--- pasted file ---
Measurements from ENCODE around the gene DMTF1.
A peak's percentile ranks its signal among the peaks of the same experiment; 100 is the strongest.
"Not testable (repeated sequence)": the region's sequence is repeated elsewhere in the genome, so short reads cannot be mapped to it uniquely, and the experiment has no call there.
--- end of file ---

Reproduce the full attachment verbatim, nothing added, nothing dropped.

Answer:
Measurements from ENCODE around the gene DMTF1.
A peak's percentile ranks its signal among the peaks of the same experiment; 100 is the strongest.
"Not testable (repeated sequence)": the region's sequence is repeated elsewhere in the genome, so short reads cannot be mapped to it uniquely, and the experiment has no call there.